Capitalism Must Price Carbon – Or Die

This was a speech I gave at the Harmony in Food and Farming conference in Llandovery, Wales in July 2017.

Please click here to see video clips of the Prince of Wales, Patrick Holden and myself during the conference, which was organized by The Sustainable Food Trust. It aimed to develop an agricultural perspective on the ideas propounded in the book ‘Harmony’ by HRH The Prince of Wales and Tony Juniper.

In 1967 Joni Mitchell wrote a song called Woodstock that included these lines:

“We are stardust, We are golden

We are billion year old carbon

And we got to get ourselves

back to the garden”

We are indeed ‘billion year old carbon’ – the average person of about 80kgs/176lbs  contains about 15kgs/33lbs of carbon.  That ancient carbon is in our bones, our muscle, our fat and our bloodstream, as carbohydrate, fat, protein and other compounds.  The carbon in our bodies may have been previously in soil, in trees, in charcoal, in dinosaur turds, in mosquitoes, in honey…  It was everywhere before it ‘reincarbonated’ in us.  Carbon is immortal.   And it is stardust. Continue reading

The 4 Horsemen of the Apocalypse

In June I was invited to give the keynote speech at the Sustainable Foods Summit in Amsterdam. The conference programme was so advanced it made me blink in disbelief – here were a bunch of corporate executives and sustainability managers from the world’s leading corporations all working to create real standards of sustainable growth and methods of measurement in order to comply with their corporate statements of principle. Stalwarts like Clearspring and Whole Foods were there, but the general tone was very mainstream. I spoke about taking an ethical brand mainstream later in the day but for my keynote I thought I’d give it to them with both barrels. Here’s my speech:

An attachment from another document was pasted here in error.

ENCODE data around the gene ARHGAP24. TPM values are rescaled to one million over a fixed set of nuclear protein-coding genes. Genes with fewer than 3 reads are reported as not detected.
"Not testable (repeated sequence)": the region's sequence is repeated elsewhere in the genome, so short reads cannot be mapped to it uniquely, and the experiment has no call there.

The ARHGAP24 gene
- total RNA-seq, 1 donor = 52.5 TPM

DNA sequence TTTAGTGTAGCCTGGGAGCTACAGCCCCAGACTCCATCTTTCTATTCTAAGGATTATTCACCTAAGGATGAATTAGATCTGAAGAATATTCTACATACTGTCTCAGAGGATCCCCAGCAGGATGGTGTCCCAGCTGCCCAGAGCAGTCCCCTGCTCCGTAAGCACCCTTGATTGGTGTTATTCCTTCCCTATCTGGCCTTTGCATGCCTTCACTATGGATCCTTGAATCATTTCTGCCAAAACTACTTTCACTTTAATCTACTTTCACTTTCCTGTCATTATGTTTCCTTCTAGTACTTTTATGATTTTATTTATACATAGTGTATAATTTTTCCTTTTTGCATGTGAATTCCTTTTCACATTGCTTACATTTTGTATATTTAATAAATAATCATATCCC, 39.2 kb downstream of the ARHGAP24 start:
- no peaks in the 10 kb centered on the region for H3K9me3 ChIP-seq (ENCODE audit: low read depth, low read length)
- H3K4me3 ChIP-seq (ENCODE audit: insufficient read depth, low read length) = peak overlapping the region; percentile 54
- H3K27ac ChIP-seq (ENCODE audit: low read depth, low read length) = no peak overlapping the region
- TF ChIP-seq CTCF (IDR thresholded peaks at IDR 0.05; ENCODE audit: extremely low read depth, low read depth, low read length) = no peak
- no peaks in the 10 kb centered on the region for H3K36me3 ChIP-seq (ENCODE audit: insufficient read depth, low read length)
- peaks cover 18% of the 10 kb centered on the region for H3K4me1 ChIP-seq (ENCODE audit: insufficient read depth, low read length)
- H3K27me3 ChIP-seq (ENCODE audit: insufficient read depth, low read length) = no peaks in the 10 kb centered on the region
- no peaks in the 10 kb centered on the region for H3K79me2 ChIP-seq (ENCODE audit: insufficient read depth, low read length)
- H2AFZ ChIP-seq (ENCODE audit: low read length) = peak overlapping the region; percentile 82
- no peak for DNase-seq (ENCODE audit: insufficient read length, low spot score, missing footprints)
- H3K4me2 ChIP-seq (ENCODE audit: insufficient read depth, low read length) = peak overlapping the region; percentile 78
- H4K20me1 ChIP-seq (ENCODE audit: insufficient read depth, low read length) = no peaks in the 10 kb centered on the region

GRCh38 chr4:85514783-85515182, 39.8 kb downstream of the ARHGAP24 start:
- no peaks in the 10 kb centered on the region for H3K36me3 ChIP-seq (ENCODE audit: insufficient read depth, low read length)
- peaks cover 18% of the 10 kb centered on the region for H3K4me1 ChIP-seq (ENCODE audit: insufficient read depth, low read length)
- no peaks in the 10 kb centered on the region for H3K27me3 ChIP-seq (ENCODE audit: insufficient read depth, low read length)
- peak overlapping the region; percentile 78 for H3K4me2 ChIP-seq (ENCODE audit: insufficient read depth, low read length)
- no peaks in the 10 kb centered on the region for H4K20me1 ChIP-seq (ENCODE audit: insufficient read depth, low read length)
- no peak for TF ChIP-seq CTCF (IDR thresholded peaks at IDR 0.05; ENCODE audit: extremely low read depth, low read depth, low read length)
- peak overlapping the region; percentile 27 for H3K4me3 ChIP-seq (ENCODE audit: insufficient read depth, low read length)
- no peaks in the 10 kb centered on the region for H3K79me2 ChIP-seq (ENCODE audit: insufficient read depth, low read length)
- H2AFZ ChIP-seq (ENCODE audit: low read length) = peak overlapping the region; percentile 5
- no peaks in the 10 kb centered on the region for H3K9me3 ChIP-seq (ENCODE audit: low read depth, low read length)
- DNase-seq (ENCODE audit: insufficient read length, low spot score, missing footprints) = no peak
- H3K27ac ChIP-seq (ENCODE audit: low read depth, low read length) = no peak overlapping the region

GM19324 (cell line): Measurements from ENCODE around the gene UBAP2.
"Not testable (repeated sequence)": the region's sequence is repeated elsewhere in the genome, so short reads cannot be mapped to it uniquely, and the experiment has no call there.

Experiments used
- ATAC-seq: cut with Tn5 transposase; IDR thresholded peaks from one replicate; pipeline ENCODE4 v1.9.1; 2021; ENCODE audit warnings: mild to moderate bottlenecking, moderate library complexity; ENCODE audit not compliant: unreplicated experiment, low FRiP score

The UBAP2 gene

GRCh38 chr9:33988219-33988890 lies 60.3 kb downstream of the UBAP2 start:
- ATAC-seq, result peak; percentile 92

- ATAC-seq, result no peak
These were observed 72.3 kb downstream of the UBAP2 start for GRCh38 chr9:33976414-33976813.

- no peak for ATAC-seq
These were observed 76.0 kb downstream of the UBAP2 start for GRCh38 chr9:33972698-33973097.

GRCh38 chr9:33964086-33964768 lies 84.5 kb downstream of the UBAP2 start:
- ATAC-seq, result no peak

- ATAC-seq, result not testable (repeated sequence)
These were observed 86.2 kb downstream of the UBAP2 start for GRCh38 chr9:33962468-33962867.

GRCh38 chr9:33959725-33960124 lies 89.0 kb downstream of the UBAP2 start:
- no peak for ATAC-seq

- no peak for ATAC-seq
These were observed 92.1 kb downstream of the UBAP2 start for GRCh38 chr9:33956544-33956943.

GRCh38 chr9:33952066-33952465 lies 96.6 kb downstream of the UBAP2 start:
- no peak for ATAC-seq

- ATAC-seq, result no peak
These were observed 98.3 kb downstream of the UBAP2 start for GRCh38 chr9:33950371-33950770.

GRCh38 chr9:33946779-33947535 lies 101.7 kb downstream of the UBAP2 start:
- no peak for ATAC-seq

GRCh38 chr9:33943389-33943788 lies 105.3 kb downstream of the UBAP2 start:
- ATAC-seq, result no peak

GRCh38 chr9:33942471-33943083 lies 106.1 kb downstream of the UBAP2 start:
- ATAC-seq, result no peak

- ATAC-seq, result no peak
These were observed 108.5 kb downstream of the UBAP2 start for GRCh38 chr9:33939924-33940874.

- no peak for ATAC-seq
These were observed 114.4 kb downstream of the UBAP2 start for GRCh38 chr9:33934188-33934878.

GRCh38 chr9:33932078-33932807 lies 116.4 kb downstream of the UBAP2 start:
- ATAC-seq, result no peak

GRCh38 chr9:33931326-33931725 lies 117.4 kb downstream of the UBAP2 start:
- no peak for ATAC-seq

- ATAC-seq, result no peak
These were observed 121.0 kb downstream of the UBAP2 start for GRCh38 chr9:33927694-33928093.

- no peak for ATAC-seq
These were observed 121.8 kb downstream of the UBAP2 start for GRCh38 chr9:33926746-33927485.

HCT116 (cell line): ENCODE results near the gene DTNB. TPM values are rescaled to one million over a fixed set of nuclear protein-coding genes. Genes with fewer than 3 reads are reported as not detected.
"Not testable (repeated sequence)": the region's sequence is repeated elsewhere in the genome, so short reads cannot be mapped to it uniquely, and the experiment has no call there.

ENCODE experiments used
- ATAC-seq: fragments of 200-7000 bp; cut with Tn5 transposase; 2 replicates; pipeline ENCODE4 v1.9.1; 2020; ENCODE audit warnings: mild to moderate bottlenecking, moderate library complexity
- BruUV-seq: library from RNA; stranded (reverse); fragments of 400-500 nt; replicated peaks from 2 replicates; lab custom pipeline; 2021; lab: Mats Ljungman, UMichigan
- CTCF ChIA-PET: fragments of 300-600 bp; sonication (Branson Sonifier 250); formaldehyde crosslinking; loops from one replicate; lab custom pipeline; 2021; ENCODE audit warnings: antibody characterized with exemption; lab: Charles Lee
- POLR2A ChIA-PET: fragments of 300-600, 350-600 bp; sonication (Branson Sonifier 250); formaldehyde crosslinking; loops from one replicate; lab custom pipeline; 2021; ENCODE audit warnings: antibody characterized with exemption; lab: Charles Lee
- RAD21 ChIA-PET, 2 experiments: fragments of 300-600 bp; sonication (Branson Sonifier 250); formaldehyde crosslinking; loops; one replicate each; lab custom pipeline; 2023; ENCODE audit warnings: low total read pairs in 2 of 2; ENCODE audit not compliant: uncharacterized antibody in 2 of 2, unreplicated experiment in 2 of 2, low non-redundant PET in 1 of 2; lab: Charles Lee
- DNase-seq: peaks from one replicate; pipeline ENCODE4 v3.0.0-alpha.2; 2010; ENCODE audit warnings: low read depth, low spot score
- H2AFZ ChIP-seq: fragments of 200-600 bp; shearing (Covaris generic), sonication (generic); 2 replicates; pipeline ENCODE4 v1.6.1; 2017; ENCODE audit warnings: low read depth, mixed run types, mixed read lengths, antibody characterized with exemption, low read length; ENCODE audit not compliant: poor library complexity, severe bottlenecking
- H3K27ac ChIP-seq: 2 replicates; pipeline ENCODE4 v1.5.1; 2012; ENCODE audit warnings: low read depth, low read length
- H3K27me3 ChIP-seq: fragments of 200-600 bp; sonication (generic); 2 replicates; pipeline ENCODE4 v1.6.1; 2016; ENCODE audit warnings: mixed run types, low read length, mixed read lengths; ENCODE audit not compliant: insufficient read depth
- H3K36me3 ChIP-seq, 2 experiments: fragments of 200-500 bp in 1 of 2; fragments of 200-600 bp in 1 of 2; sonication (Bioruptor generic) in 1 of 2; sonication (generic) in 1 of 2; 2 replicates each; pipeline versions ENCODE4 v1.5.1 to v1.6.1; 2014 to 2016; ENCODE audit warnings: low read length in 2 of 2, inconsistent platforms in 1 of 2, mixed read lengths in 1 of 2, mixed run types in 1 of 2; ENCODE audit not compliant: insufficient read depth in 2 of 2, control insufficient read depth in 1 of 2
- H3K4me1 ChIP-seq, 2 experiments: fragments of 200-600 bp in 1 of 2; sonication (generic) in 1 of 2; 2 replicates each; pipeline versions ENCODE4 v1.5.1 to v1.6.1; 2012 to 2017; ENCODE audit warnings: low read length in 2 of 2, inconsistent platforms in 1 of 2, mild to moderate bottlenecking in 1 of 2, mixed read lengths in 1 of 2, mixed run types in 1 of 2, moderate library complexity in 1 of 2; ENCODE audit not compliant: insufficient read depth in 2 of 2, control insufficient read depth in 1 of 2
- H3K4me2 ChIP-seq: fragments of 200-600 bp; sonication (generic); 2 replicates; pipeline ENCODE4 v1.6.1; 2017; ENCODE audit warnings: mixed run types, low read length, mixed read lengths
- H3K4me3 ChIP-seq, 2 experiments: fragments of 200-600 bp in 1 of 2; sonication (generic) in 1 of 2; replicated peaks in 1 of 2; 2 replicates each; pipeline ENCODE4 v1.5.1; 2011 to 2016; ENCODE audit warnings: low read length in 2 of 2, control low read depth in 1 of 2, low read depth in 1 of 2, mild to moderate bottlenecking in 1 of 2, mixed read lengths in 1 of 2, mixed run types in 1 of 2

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Let’s Have a Nation of Shopkeepers

The other day I was thumbing through Pigot’s 1839 Directory of Sussex (as one does) when I found that in Hastings Old Town there were once 5 operating bakeries on High Street and 8 on neighbouring All Saints Street. Now only Judges Bakery our new enterprise, survives. The rest of the bread comes from factories and supermarkets. While I don’t lament the absence of competition it does seem sad that where there were once a baker’s dozen of jolly bakers, there is now just one. Those bakers were jolly because they were part of what Adam Smith and later Napoleon described as a ‘nation of shopkeepers.’ Why England in particular? Is it something to do with the individualistic and freedom-loving temperament of this culture? Or is it a natural human instinct to favour things local, fresh, privately-owned and directly answerable? Shumacher argued eloquently in ‘Small is Beautiful’ that this was so.

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